Edinburgh engineer blasts off with fresh space agency trials

Sales manager John McNeil (left) with Scott Denham from the University of Edinburgh after signing Vert's first major commercial deal. Picture: Contributed
Sales manager John McNeil (left) with Scott Denham from the University of Edinburgh after signing Vert's first major commercial deal. Picture: Contributed
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Edinburgh engineering firm Vert Rotors has launched the second stage of a “cutting-edge” project with the European Space Agency (ESA) following a successful year of initial testing.

Vert’s patented conical rotary compressor (CRC) technology is being put through its paces as a pump for rocket propellant, in an ESA-funded programme which could see the company break into the space industry.

David Noake, head of design at Vert, said receiving financial backing from the ESA opens up a wealth of opportunities. Picture: Contributed

David Noake, head of design at Vert, said receiving financial backing from the ESA opens up a wealth of opportunities. Picture: Contributed

The aim of the scheme is to allow rockets to travel faster and further by reducing weight and improving efficiency.

Vert struck a deal with ESA in October last year to determine whether its technology, which has previously been used as a prototype satellite cooling system produced in conjunction with the Ministry of Defence’s Centre for Defence Enterprise, could be adapted to the ESA’s needs.

The Edinburgh firm conducted laboratory testing at its compressor design centre in the capital, as well as at the ESA’s site in the Netherlands.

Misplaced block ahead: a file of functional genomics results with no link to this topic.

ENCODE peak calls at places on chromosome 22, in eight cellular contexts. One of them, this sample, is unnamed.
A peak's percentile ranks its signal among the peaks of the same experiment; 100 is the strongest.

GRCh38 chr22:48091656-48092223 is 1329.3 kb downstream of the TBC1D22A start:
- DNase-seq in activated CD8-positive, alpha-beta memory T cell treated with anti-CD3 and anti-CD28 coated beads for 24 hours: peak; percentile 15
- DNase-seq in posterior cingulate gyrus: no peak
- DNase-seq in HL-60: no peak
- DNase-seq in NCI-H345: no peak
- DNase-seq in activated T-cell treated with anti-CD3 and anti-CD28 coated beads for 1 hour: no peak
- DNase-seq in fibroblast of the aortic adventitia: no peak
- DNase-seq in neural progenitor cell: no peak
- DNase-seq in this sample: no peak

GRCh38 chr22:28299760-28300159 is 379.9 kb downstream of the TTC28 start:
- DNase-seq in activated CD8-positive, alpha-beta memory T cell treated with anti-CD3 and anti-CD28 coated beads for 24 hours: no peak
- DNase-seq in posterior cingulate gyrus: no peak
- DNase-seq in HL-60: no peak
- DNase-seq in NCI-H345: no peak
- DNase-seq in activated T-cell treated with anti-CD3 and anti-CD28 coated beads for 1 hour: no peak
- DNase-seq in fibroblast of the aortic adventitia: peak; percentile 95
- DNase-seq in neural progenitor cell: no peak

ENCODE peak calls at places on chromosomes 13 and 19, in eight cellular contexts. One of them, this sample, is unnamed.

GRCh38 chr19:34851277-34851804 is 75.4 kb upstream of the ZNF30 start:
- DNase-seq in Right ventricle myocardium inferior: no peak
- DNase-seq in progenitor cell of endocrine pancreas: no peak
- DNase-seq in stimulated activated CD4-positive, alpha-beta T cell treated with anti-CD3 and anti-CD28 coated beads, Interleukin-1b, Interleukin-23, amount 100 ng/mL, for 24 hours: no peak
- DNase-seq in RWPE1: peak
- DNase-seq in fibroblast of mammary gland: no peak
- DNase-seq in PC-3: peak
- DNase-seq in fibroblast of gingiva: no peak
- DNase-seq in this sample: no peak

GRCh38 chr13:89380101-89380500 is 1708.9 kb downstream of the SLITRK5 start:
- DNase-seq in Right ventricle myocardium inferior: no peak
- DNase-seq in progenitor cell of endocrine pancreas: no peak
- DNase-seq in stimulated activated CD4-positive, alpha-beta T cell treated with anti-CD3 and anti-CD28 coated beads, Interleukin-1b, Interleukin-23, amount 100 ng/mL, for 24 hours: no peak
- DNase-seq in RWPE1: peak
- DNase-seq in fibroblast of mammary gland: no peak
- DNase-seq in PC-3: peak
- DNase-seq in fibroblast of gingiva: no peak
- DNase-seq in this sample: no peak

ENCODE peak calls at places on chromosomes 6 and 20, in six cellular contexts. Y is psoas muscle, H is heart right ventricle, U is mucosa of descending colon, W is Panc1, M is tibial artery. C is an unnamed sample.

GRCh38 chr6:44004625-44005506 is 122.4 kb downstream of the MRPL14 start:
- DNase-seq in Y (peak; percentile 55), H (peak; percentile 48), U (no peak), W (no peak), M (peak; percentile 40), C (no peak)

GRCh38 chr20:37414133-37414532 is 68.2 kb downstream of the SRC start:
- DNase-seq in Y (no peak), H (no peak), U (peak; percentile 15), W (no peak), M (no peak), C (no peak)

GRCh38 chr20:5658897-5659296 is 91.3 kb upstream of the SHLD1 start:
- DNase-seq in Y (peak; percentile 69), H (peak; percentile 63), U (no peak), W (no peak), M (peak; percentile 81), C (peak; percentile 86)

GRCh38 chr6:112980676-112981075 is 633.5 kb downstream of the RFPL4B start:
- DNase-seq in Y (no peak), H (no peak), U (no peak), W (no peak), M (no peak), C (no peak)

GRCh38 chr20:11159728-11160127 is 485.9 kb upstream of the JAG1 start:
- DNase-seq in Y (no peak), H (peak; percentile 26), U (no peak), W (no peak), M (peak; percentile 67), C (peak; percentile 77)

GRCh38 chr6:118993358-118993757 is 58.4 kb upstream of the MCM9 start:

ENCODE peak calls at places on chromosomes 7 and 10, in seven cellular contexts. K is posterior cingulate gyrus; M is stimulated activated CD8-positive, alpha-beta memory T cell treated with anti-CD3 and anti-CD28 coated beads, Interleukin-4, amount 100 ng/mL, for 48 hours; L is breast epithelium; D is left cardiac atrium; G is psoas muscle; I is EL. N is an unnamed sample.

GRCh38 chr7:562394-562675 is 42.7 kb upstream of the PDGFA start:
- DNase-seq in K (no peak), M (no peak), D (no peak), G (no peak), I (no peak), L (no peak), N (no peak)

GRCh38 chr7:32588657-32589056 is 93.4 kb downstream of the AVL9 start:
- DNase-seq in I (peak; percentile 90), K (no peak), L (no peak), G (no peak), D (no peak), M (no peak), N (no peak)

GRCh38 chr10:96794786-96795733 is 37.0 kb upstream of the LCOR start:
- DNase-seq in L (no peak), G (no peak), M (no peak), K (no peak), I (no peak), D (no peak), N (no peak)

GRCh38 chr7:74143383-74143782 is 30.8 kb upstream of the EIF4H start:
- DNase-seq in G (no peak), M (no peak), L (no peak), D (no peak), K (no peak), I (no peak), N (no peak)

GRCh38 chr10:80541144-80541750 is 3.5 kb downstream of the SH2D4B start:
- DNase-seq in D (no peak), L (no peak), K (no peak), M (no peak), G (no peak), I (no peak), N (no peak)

'A tough sector'

David Noake, head of design at Vert, said receiving financial backing from the ESA opens up a wealth of opportunities.

He said: “It is a new and different application of our technology. We have been commercially developing the CRC for air compression and gas compression, so to use it as a pump means there are a different set of parameters for its operation.

“Space is quite a tough sector to get into because of the need for high quality assurances – your technology has to go through extremely rigorous testing before it will be approved for use in space.

“Sending systems into space takes a long time and is quite expensive. A company of our size is not able to do that on its own, so being part of this ESA programme is a fantastic opportunity.”

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Commercial growth

The business inked a major sales contract in October to deploy its revolutionary compressor – based on technology that has been described as the biggest advance in the industry in 40 years – at the University of Edinburgh’s mass spectrometry laboratory.

The deal marked the firm’s first commercial success, and followed the appointment of John McNeil as sales engineer in charge of driving new business.

Vert announced at the time that it was gearing up for a new phase of commercially driven growth on the back of the agreement.

The company was set up in 2013 to develop the pioneering CRC technology, which is capable of continuous operation while producing low levels of noise.

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